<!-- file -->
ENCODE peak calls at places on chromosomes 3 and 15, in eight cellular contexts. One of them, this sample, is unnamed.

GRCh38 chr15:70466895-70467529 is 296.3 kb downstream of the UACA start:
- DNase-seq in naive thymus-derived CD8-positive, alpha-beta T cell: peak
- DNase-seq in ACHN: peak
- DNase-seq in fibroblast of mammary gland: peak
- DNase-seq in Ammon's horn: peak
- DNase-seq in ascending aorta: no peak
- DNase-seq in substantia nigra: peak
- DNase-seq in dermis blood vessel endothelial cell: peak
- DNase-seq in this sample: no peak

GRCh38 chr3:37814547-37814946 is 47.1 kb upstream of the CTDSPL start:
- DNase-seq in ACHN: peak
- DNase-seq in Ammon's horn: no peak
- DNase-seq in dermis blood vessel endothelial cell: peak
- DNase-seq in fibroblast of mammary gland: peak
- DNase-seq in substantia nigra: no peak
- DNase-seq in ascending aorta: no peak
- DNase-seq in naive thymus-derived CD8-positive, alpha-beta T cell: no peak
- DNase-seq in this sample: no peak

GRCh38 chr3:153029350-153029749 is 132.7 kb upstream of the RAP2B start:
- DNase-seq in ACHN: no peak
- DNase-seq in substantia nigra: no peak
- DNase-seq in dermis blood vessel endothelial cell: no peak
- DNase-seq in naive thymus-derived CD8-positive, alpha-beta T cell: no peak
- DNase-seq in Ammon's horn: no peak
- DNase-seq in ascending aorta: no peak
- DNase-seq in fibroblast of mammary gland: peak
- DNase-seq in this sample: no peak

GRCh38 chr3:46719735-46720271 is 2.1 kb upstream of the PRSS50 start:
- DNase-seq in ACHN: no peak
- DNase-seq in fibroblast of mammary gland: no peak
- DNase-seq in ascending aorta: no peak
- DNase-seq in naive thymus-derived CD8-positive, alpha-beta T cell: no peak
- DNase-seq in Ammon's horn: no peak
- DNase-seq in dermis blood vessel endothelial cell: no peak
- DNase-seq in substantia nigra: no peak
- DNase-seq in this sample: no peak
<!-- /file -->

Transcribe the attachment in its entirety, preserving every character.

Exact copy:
ENCODE peak calls at places on chromosomes 3 and 15, in eight cellular contexts. One of them, this sample, is unnamed.

GRCh38 chr15:70466895-70467529 is 296.3 kb downstream of the UACA start:
- DNase-seq in naive thymus-derived CD8-positive, alpha-beta T cell: peak
- DNase-seq in ACHN: peak
- DNase-seq in fibroblast of mammary gland: peak
- DNase-seq in Ammon's horn: peak
- DNase-seq in ascending aorta: no peak
- DNase-seq in substantia nigra: peak
- DNase-seq in dermis blood vessel endothelial cell: peak
- DNase-seq in this sample: no peak

GRCh38 chr3:37814547-37814946 is 47.1 kb upstream of the CTDSPL start:
- DNase-seq in ACHN: peak
- DNase-seq in Ammon's horn: no peak
- DNase-seq in dermis blood vessel endothelial cell: peak
- DNase-seq in fibroblast of mammary gland: peak
- DNase-seq in substantia nigra: no peak
- DNase-seq in ascending aorta: no peak
- DNase-seq in naive thymus-derived CD8-positive, alpha-beta T cell: no peak
- DNase-seq in this sample: no peak

GRCh38 chr3:153029350-153029749 is 132.7 kb upstream of the RAP2B start:
- DNase-seq in ACHN: no peak
- DNase-seq in substantia nigra: no peak
- DNase-seq in dermis blood vessel endothelial cell: no peak
- DNase-seq in naive thymus-derived CD8-positive, alpha-beta T cell: no peak
- DNase-seq in Ammon's horn: no peak
- DNase-seq in ascending aorta: no peak
- DNase-seq in fibroblast of mammary gland: peak
- DNase-seq in this sample: no peak

GRCh38 chr3:46719735-46720271 is 2.1 kb upstream of the PRSS50 start:
- DNase-seq in ACHN: no peak
- DNase-seq in fibroblast of mammary gland: no peak
- DNase-seq in ascending aorta: no peak
- DNase-seq in naive thymus-derived CD8-positive, alpha-beta T cell: no peak
- DNase-seq in Ammon's horn: no peak
- DNase-seq in dermis blood vessel endothelial cell: no peak
- DNase-seq in substantia nigra: no peak
- DNase-seq in this sample: no peak